“The Island Carib, on the other hand, had a much more diffuse notion of the afterlife. All spirits of the body, omicou, went to the seashore or became mabouias in the forest. There was no concept of an underworld, nor were spirits associated with specific locations, as among the Island Arawak. Each individual was said to possess three souls: one in the heart, one in the head, and one in the shoulders. It is only the heart-soul that ascends to the sky, while the other two souls wander the earth for eternity. The Island Carib asserted that only valiant heart-souls ascended; the implication here is that even the heart-souls of the less valiant sometimes became mabouias and roamed the earth.” ref

“Elaborate burial ceremonies were noted among both the Island Arawak and the Island Carib. Archaeological evidence indicates that the Island Arawak performed several types of burials: (1) direct interment, with the skeleton in a sitting or flexed position; (2) interment within a raised mound, with the body in a crouched position; (3) interment within a grave covered with an arch of branches topped with earth; and (4) burial in caves, with skeletons in a flexed position. Secondary burials were also prevalent (Lovén, 1935).” ref

11. “Quechuan languages are an indigenous language family that originated in central Peru and thereafter spread to other countries of the Andes. Derived from a common ancestral “Proto-Quechua” language, it is today the most widely spoken pre-Columbian language family of the Americas, approximately 13.9% (3.7 million) of Peruvians speak a Quechua language. Although Quechua began expanding many centuries before the Incas, that previous expansion also meant that it was the primary language family within the Inca Empire. Quechua had already expanded across wide ranges of the central Andes long before the expansion of the Inca Empire.” ref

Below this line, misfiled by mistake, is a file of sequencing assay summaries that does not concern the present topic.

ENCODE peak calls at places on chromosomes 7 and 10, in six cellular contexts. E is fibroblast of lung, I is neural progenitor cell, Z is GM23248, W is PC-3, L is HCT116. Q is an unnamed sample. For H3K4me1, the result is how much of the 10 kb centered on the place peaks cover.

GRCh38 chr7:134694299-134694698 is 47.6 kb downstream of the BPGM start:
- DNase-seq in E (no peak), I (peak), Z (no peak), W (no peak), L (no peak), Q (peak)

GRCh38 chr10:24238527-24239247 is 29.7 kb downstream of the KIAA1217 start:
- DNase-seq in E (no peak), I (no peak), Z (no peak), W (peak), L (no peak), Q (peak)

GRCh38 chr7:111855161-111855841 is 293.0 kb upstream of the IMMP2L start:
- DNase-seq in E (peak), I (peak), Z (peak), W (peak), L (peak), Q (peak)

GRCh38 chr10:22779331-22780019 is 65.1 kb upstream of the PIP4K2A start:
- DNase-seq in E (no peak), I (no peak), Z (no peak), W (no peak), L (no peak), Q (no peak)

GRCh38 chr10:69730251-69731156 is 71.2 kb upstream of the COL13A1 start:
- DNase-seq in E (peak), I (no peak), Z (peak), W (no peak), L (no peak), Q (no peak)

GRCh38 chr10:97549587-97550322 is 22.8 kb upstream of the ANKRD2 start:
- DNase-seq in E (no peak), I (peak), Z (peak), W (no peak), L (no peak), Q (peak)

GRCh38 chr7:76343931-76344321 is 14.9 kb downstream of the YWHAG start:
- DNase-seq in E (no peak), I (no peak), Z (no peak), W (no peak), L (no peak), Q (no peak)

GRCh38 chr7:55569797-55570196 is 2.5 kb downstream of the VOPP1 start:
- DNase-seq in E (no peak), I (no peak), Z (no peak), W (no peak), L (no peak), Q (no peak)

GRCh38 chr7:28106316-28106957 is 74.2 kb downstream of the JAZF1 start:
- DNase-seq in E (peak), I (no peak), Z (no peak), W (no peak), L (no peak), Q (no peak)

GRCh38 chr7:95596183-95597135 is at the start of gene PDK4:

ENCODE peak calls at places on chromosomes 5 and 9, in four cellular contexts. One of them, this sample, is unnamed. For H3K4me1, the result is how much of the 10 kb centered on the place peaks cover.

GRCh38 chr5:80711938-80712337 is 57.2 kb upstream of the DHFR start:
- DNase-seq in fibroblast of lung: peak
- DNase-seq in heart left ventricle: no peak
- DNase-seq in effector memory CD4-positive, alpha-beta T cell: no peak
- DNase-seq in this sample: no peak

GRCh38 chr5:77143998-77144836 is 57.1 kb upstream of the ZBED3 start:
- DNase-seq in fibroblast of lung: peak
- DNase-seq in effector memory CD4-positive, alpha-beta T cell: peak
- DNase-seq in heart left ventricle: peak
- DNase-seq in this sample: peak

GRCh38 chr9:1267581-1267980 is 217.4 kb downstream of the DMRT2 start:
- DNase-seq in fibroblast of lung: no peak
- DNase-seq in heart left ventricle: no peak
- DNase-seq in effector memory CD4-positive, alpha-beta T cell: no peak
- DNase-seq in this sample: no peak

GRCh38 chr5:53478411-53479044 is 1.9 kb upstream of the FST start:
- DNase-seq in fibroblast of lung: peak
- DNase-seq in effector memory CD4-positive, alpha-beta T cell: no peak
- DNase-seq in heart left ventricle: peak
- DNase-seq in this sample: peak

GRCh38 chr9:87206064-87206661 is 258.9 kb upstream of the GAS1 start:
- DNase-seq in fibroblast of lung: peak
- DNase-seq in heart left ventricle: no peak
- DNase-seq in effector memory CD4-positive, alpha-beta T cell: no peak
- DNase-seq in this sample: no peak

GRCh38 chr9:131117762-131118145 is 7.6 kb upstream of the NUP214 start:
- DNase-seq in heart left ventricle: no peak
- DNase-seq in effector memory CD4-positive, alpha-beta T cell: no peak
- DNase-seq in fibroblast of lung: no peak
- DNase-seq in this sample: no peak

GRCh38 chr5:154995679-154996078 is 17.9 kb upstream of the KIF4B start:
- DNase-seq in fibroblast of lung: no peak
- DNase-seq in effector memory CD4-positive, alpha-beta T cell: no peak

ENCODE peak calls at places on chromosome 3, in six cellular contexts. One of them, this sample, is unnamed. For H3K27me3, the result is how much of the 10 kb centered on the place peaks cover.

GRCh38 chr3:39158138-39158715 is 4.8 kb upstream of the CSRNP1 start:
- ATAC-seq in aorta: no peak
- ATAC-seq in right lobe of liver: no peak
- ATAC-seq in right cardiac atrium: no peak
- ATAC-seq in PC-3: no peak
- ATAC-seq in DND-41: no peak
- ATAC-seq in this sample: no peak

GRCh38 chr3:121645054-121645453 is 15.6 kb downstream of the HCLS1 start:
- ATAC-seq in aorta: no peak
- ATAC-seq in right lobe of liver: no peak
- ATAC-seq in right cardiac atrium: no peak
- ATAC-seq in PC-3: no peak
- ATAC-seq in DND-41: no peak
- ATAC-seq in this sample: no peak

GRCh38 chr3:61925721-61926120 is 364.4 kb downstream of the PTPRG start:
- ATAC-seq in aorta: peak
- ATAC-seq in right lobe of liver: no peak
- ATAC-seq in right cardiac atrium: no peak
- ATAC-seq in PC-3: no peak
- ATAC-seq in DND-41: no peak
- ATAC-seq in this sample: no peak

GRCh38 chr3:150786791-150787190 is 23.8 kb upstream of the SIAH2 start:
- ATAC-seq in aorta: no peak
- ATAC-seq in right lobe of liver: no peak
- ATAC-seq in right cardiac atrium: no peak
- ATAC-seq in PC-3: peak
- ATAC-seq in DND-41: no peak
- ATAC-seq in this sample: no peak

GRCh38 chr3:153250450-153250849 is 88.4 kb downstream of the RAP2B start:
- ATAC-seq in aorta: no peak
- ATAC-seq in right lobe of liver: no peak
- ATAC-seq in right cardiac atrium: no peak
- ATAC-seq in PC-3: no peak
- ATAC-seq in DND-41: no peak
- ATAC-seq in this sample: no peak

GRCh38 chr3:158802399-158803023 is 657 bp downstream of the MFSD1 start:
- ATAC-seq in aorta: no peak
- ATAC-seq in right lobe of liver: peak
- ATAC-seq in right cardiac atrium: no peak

“Q’ero (spelled Q’iru in the official three-vowel Quechua orthography) is a Quechua-speaking community or ethnic group dwelling in the province of Paucartambo, in the Cusco Region of Peru. The Q’ero live in one of the most remote places in the Peruvian Andes.” ref

Quechuan Religion (with Deities/paganism and Shamanism/or “medicine people”)

“Some Cusco anthropologists and spiritual pilgrims believe that the Q’ero are the direct descendants of the Inca. According to Q’ero mythology, their ancestors defended themselves from invading Spanish conquistadores with the aid of local mountain deities (apus) that devastated the Spanish Army near Wiraquchapampa by creating an earthquake and subsequent rockslide that buried the Spanish invaders.” ref

“The Q’ero do not practice any particular religion, though they are highly spiritual. Their beliefs are not dogmatic like those of many organized religions. Some of the Q’ero have been converted to Christianity by a wide variety of missionaries that have visited their homeland. Some may argue that their beliefs are syncretic, consisting of the traditional spiritual beliefs of Andean peoples with a small mixture of Christianity. There are no shamans among the Q’ero, as they are more mystical than shamanic. They call their spiritual leaders paqos, a term that may be translated as ‘priest’ or ‘practitioner’.” ref